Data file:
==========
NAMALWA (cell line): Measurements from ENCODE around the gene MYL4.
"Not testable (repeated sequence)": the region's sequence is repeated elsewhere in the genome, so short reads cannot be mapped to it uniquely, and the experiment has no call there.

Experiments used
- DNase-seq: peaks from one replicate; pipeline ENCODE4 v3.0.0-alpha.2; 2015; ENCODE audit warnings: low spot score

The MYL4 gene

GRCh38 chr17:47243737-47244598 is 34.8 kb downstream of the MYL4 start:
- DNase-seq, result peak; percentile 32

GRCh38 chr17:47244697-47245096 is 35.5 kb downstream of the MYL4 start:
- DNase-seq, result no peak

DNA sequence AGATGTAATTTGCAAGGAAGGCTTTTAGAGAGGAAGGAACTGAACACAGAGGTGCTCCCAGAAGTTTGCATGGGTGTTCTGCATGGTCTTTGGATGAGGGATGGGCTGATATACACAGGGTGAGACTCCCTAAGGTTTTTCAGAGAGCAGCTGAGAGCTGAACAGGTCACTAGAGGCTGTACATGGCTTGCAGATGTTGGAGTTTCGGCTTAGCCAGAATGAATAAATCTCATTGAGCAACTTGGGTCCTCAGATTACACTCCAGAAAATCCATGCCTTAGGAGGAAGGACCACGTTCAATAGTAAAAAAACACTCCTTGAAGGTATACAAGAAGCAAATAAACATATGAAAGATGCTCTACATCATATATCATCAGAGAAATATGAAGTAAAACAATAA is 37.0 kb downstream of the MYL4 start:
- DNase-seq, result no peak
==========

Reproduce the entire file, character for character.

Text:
NAMALWA (cell line): Measurements from ENCODE around the gene MYL4.
"Not testable (repeated sequence)": the region's sequence is repeated elsewhere in the genome, so short reads cannot be mapped to it uniquely, and the experiment has no call there.

Experiments used
- DNase-seq: peaks from one replicate; pipeline ENCODE4 v3.0.0-alpha.2; 2015; ENCODE audit warnings: low spot score

The MYL4 gene

GRCh38 chr17:47243737-47244598 is 34.8 kb downstream of the MYL4 start:
- DNase-seq, result peak; percentile 32

GRCh38 chr17:47244697-47245096 is 35.5 kb downstream of the MYL4 start:
- DNase-seq, result no peak

DNA sequence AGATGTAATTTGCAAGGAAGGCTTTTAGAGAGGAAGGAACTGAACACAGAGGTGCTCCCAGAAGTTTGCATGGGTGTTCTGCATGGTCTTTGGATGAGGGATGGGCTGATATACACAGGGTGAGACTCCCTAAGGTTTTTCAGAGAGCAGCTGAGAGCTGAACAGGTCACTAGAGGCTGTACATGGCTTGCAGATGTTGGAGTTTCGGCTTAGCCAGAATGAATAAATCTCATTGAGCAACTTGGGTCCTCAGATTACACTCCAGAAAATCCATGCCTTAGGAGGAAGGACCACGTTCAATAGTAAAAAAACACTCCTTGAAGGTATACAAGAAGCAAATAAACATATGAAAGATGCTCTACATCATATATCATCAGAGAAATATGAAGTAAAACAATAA is 37.0 kb downstream of the MYL4 start:
- DNase-seq, result no peak